Biking for the cure
Everyone these days at “The Hutch” (Fred Hutchinson Cancer Research Center) is buzzing about Obliteride, a new community-wide bicycling event dedicated to accelerating lifesaving cancer research. Obliteride is an entire weekend of cycling, celebrations and concerts, with all proceeds raised going to fund cancer research.
The ride will include multiple routes in western Washington, offering various distances and terrains for all levels of riders. The event will be held Aug. 9–11, and organizers are looking for 2,500 riders and at least 1,000 volunteers. Go to obliteride.org for details.
When it is wet and the sun is not sunny
Visit Gunnar Nordstrom Gallery in Bellevue and catch the cool new Dr. Seuss art exhibit. More than 20 rare editions from Dr. Seuss’ Secret Art, Unorthodox Taxidermy and Archive Collection will be on display between May 18 and June 2. The exhibit, which is free, will offer visitors a glimpse into the artistic life of Dr. Seuss (Theodor Seuss Geisel) with a focus on his private collection of paintings and sculptures.
Geisel was a political cartoonist for PM Magazine during World War II, a contributing illustrator for Vanity Fair and Life, and worked for many years in the advertising industry. Go to drseussart.com for more details.
Last fall, the Wellspring Family Services Early Learning Center was hit with some bad news: No funding was allocated for the center in the City of Seattle’s 2013–2014 budget. The early learning center is a licensed child-care program for homeless families that offers a safe learning environment for kids ages 1 to 5 who are living in Seattle in a shelter or transitional housing.
Here’s the latest: Thanks to public support, the city revisited its earlier decision and reinstated full funding. All four of the agency’s early learning classrooms will stay open — with uninterrupted services.
These talks are for you
This year’s wildly popular ParentMap Lecture Series features experts every parent can learn something from. Don’t miss these last three speakers: Susan Cain on raising an introvert, April 10 at Mercer Island High School (perfect for parents who are nurturing quiet kids); Adele Diamond, Ph.D., on early learning and executive functions, April 30 at Kirkland Performance Center; and John Gottman, Ph.D., on “Making Love Last and Marriage Work,” May 7 at Town Hall (for couples looking for love).
All lectures run from 7 to 9 p.m.; tickets are $20.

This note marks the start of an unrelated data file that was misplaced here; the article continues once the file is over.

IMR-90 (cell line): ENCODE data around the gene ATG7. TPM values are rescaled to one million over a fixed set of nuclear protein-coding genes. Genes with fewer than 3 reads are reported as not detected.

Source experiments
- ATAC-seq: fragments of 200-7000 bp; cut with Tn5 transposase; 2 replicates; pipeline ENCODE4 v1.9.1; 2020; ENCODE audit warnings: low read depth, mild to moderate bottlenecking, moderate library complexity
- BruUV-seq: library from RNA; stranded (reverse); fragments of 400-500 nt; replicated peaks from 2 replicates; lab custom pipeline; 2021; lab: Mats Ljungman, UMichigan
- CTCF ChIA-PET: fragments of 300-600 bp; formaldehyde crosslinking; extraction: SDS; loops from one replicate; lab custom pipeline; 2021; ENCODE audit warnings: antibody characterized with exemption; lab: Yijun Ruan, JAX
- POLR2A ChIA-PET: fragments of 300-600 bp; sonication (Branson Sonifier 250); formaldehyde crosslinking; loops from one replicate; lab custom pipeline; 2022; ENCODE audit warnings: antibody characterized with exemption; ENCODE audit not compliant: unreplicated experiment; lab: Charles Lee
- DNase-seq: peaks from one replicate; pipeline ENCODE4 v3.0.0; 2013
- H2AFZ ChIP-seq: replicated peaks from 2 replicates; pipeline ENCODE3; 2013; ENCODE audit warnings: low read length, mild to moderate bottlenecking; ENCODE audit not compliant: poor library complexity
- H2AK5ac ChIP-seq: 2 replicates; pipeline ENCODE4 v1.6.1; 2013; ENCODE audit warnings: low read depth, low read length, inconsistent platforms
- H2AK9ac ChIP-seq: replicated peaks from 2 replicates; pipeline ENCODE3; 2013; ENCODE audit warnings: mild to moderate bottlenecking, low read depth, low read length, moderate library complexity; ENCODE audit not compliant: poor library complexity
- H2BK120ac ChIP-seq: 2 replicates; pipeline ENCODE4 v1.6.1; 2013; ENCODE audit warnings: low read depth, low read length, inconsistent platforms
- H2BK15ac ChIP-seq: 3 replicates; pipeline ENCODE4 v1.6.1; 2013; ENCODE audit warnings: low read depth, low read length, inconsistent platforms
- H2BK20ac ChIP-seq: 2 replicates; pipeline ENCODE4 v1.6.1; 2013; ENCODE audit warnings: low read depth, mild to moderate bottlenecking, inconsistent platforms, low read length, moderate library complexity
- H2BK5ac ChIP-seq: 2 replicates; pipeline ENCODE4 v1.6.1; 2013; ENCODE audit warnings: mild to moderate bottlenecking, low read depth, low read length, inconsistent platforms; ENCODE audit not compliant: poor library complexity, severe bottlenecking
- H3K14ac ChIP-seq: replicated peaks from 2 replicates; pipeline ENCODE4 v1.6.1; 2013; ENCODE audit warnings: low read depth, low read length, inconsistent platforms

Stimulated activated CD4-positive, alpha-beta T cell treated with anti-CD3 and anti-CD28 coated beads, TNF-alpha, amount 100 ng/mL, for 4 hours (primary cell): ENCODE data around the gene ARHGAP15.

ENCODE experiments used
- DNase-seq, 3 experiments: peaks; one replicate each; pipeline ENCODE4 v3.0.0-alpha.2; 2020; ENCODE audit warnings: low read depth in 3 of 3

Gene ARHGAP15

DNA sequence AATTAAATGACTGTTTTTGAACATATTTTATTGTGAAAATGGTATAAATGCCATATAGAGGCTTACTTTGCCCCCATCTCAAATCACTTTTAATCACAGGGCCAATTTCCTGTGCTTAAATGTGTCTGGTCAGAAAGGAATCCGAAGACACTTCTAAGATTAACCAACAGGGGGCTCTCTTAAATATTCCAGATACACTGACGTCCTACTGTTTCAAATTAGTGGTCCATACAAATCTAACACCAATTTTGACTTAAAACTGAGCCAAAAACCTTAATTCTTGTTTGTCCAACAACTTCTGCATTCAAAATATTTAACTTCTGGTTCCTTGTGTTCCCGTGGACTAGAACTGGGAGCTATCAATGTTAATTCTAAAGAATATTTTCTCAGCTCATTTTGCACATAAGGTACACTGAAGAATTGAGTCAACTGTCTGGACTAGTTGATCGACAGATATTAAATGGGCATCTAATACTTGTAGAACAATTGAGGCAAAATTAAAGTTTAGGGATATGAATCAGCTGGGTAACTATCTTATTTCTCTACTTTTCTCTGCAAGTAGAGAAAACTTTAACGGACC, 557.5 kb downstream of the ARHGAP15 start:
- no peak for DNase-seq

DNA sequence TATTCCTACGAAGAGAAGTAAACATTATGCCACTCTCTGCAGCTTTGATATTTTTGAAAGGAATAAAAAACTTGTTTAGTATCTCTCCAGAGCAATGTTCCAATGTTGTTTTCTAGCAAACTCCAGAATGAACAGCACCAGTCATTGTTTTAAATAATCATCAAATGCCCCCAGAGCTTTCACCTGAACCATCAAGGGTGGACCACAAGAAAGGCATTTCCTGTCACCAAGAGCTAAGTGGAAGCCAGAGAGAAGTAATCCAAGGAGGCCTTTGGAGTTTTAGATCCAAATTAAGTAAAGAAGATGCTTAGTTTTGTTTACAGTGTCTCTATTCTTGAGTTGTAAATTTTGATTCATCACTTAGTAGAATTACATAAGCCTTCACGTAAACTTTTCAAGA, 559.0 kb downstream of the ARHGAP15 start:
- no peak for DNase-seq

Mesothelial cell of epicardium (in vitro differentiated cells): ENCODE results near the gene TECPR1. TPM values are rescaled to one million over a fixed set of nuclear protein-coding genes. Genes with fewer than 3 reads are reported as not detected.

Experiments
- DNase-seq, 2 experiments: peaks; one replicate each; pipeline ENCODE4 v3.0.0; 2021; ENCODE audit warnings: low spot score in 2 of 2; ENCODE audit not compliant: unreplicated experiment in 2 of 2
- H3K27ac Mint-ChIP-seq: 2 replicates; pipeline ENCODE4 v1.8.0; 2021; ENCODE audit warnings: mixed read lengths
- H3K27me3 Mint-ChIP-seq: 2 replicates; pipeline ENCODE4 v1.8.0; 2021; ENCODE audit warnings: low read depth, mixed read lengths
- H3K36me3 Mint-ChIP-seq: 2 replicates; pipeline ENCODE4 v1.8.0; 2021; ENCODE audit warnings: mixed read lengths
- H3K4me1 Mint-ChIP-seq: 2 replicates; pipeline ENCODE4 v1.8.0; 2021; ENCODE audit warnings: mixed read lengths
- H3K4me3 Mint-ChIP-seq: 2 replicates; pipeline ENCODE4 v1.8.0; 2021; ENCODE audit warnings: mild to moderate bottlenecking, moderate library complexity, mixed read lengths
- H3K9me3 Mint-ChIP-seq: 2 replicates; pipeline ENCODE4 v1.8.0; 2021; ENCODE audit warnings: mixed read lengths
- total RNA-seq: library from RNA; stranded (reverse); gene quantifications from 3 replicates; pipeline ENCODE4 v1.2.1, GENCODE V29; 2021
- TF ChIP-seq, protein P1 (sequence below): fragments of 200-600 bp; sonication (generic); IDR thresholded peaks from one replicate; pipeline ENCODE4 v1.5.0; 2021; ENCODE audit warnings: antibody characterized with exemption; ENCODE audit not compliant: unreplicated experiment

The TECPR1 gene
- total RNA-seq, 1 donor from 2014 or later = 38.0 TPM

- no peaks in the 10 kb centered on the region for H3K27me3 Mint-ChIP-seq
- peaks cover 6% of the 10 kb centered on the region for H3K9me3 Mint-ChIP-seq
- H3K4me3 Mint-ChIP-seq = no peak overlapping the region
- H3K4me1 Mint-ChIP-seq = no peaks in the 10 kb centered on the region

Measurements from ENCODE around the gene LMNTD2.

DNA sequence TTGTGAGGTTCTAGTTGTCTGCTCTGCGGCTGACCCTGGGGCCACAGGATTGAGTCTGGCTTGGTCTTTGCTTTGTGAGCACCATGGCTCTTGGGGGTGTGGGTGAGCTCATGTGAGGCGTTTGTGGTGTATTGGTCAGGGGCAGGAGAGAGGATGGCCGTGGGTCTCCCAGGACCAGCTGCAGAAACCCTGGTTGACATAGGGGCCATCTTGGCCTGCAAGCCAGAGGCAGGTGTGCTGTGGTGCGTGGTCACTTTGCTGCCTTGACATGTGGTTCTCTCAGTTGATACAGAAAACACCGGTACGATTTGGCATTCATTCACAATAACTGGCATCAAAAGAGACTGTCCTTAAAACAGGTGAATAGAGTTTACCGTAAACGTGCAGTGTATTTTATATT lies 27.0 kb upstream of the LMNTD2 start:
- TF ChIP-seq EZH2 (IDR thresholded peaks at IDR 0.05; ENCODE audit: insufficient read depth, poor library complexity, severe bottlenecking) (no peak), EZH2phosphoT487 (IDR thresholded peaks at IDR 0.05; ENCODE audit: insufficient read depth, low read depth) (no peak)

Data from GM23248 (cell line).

New leader for Issaquah
The Issaquah School Board has chosen associate superintendent Ron Thiele to succeed outgoing superintendent Steve Rasmussen when he retires from the district on June 30. Thiele has almost 25 years of educator experience, eight of them as a classroom teacher. He came to the Issaquah School District in 2001 as principal of Issaquah Middle School.
Learning the write stuff
Seattle Arts & Lectures’ Writers in the Schools program helps kids hone their skills in two crucial areas: reading and writing. Last year (2011–2012), the program worked with the following school districts: Kent, Mercer Island, Seattle, Shoreline and Port Townsend, as well as at Seattle Children’s Hospital.
Students work with professional writers to learn to tell their own stories, while discovering the craft of writing. In January, the organization held two poetry contests. The winners of each contest were chosen based on originality, vivid language and success of the poem as a whole. Take a look at the finalists and their (awesome!) winning poems at salwits.wordpress.com.
When failure is not an option
Is your child risk averse? Does he need a push to try new things, answer “I don’t know” in class rather than risking a wrong reply, or seem afraid he’ll strike out if he goes up to bat?
How can you help? Try these tips from Beyond Smart: Boosting Your Child’s Social, Emotional, and Academic Potential:
• Emphasize effort as much as outcome. Praise the fact that your child tries.
• Take breaks. None of us is at our best when pushed beyond our limits.
• End on positive notes. Divide complex tasks into smaller, more doable segments and celebrate the completion of each.
• Create a healthy balance between challenging projects and tasks and easy ones. Review the day with your child.
• Spend time talking about success. Catch the child doing things “right.” The more a child hears and receives praise for positive efforts, the more that child will come to internalize that message.